In addition to the inherited advantages from FCM_S, FCM_S1, and FCM_S2, the proposed algorithms come up with valuable ones. At first, they are all fully free of the empirical parameters. Second, they control the tradeoff between noise elimination and detail preservation automatically. Third, the RFCMLGI algorithm is noise type-independent. Finally, all the algorithms are easy to be implemented, because the new factor is proposed in a way to be easily and rapidly computed.

#### 2. Material and Methods

The fuzzy clustering is always defined as the process of grouping, with uncertainty, unlabeled data into the most homogeneous groups or clusters as much as possible [16–18], such that the data within the same cluster are the most similar, and data from different clusters are the most dissimilar. It is an unsupervised classification, because it does not have any previous knowledge about the data structure.

##### 2.1. Standard Fuzzy -Means Algorithm: FCM

The fuzzy -means or the FCM is the well-known and the best used fuzzy clustering algorithm that is based on the fuzzy sets theory [19] to create homogeneous clusters. This algorithm considers the clustering as an optimization problem where an objective function must be minimized. It receives through its input the dataset (part of a -dimensional space) and the number of clusters in order to minimize iteratively the following objective function:

is the Euclidean distance, is the number of elements in , and is the fuzziness exponent. is the set of the cluster centers. is the fuzzy partition matrix that satisfies the following condition:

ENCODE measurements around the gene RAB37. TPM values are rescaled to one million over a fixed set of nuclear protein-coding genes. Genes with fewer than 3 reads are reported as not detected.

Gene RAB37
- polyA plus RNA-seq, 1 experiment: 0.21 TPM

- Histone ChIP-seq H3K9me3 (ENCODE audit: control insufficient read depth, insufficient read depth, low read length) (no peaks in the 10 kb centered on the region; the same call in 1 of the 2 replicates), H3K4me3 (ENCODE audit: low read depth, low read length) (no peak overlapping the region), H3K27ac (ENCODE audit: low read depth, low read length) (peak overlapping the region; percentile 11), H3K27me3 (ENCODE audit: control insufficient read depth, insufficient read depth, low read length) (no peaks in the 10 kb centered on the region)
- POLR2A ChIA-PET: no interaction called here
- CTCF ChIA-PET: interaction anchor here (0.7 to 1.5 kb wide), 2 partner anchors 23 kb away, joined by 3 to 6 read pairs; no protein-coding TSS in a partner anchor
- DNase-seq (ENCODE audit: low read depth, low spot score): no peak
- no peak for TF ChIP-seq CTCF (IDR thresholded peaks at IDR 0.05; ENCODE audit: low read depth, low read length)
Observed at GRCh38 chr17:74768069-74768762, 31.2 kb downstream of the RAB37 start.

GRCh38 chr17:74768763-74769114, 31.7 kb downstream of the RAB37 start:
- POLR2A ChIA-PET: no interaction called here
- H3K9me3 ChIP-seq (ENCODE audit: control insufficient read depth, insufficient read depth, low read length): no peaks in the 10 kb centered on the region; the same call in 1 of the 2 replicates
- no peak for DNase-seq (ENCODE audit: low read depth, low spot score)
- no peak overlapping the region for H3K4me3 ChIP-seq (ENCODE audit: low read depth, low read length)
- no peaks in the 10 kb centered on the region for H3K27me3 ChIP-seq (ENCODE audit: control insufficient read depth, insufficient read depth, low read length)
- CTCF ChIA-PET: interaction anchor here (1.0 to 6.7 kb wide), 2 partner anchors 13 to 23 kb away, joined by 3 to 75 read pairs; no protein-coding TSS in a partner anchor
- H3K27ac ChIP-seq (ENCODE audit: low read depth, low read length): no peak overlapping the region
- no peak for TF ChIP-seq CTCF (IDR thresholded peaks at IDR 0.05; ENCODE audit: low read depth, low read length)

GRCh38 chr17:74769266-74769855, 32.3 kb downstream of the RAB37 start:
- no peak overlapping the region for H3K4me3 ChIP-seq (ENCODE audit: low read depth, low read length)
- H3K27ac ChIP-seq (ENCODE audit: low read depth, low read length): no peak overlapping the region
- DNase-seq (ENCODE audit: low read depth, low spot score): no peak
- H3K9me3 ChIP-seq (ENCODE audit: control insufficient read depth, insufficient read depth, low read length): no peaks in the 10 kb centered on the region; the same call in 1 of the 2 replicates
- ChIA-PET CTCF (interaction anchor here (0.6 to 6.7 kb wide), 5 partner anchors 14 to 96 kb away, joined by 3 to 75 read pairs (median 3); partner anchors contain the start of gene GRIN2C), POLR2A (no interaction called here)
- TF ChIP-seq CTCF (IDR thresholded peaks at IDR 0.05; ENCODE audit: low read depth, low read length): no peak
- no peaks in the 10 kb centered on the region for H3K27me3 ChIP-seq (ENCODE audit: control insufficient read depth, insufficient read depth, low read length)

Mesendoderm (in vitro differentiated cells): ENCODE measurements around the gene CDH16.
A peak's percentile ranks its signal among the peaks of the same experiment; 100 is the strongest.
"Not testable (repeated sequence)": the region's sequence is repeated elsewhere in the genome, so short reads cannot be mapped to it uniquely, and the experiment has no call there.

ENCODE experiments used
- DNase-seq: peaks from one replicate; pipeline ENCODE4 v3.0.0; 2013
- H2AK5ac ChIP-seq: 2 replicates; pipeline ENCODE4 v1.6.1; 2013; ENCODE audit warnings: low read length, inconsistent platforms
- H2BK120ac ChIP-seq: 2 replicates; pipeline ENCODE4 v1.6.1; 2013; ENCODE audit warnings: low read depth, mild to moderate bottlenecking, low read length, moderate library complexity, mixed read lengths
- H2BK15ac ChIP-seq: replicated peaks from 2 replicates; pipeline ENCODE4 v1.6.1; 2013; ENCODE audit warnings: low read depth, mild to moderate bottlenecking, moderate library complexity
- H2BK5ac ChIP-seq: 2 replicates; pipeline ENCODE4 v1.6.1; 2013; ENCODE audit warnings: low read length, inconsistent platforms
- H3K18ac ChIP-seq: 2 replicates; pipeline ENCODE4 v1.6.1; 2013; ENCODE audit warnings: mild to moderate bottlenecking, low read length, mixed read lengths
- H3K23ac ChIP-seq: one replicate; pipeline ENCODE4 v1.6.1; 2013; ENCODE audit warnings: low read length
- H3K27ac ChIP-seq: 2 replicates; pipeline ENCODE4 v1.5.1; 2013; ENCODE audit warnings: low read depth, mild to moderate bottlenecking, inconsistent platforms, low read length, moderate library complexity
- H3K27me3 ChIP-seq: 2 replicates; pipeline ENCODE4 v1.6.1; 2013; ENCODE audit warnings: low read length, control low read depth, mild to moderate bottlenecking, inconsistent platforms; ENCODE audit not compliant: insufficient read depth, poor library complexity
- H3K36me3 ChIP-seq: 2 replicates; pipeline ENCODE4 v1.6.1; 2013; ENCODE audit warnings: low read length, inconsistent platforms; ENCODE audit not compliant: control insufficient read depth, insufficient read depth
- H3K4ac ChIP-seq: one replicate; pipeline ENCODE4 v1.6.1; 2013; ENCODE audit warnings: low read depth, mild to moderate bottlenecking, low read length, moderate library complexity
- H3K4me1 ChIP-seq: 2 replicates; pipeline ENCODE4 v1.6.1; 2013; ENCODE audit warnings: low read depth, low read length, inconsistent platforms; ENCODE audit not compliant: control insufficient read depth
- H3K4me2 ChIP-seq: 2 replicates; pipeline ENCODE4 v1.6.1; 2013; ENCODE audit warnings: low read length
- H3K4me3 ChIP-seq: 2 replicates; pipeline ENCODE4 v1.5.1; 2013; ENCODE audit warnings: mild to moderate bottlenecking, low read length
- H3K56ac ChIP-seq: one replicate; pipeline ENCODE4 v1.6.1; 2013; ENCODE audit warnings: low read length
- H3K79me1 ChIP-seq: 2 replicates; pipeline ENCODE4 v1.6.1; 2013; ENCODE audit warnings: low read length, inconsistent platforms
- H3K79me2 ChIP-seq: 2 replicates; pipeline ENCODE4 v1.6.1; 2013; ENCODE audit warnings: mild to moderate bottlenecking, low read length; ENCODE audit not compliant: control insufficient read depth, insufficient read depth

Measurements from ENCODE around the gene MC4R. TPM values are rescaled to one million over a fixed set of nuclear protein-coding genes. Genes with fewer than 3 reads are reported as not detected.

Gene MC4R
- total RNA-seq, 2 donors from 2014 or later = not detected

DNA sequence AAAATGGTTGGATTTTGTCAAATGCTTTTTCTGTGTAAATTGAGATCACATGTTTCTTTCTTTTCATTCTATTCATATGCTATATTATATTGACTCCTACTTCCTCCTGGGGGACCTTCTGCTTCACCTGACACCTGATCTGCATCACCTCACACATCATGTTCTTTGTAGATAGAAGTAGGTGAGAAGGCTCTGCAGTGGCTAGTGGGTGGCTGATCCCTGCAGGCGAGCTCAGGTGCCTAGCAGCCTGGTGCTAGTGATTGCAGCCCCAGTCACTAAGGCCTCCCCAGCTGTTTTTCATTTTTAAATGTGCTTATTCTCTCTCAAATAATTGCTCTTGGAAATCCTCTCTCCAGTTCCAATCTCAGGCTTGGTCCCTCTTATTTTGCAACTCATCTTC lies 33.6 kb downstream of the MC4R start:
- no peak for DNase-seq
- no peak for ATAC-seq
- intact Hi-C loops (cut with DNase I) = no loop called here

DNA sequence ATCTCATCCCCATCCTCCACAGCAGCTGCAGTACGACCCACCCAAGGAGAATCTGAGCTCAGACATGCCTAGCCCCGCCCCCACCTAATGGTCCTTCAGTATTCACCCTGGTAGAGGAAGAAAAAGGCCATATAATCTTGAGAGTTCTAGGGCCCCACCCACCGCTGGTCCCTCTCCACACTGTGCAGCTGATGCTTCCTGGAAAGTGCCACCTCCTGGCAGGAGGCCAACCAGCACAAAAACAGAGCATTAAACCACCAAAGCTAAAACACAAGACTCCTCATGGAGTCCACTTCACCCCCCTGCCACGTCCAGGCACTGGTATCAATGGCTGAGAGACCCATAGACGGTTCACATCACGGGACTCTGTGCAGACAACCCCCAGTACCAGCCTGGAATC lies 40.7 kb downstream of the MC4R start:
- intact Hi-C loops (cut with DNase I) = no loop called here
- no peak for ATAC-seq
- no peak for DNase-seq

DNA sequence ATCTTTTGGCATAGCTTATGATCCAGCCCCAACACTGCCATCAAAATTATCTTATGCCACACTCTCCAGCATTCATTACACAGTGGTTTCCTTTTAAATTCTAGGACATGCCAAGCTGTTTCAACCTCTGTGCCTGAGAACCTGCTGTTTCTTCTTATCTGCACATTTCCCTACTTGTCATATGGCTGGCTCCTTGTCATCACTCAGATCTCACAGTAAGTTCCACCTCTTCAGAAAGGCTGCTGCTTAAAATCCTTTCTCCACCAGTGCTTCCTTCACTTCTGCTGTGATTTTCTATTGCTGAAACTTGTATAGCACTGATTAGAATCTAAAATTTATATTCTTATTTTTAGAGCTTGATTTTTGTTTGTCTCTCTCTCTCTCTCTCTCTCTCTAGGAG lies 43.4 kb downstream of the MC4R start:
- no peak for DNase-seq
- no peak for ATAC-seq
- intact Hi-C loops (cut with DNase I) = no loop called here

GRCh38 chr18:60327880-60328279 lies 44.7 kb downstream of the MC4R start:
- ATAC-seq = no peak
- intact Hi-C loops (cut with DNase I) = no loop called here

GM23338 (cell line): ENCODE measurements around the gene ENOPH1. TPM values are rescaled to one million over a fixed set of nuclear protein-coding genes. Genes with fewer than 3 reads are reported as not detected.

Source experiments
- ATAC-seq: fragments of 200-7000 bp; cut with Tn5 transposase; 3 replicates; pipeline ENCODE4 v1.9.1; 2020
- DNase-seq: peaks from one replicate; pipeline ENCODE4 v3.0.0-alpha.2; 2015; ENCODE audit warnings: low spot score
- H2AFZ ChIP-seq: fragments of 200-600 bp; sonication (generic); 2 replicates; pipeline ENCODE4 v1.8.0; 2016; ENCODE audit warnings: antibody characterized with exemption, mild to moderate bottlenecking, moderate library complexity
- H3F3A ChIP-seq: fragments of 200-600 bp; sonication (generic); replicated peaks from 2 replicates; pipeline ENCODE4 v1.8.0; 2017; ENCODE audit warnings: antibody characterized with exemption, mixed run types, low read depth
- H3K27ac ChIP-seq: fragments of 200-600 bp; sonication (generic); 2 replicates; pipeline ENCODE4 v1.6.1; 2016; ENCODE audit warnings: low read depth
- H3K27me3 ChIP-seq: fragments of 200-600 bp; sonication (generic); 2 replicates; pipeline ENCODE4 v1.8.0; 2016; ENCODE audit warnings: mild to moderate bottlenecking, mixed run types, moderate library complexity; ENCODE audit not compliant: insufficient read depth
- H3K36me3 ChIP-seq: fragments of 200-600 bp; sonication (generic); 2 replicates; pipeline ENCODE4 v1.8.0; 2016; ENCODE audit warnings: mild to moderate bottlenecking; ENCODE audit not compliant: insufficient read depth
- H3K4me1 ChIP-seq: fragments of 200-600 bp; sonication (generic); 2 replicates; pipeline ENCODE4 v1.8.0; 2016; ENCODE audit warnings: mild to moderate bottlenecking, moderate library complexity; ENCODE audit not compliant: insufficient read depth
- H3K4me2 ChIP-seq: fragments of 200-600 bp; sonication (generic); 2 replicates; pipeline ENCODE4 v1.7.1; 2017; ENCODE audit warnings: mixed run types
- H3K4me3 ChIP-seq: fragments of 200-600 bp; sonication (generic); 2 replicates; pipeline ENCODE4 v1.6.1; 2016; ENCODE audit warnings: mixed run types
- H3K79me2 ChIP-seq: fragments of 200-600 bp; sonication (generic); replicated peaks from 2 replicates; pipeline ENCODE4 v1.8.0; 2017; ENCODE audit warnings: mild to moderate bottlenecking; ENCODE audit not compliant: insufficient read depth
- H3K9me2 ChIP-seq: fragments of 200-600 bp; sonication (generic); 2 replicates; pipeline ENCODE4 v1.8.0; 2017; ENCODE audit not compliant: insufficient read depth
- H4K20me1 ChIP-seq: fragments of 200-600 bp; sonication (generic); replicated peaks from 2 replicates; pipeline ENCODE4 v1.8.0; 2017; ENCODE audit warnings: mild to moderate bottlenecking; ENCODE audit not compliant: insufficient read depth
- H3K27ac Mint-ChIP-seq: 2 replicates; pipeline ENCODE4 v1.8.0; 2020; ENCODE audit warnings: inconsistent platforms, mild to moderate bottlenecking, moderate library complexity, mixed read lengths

The minimization of the objective function presented in (1) is carried out by updating iteratively the fuzzy partition matrix and the cluster centers as follows:

*Algorithm Steps*

*Step 0*. Fix the clustering parameters (the converging error , the fuzziness exponent , and the number of clusters ), input the dataset , and initialize randomly the cluster centers.

*REPEAT*

*Step 1*. Update the partition matrix using (3).

*Step 2*. Update the clusters centers using (4).

*UNTIL*. .

is the set of the cluster centers found in the current iteration, and represents the previous one.

##### 2.2. FCM with Spatial Information and Its Variants: FCM_S, FCM_S1, and FCM_S2

In order to improve the standard FCM and deal with the intensity inhomogeneities in MRI images, Ahmed et al. [8] modified the objective function (1) by introducing a neighborhood term that biases the labeling of a pixel by the labels of its immediate neighboring pixels. Thus, the authors proposed the FCM_S algorithm that minimizes the following objective function (5) using the updating functions (6) and (7) and with respect to condition :

stands for the set of neighbors that exist in a window around and is its cardinality. The parameter *α* controls the effect of the neighboring term.

It is noteworthy that the neighborhood information appears in both updating functions (6) and (7), which means that the neighboring term has to be computed in each iteration; thus the FCM_S algorithm becomes very time-consuming. To get over this drawback, Chen and Zhang [10] simplified the objective function (5) to the following one: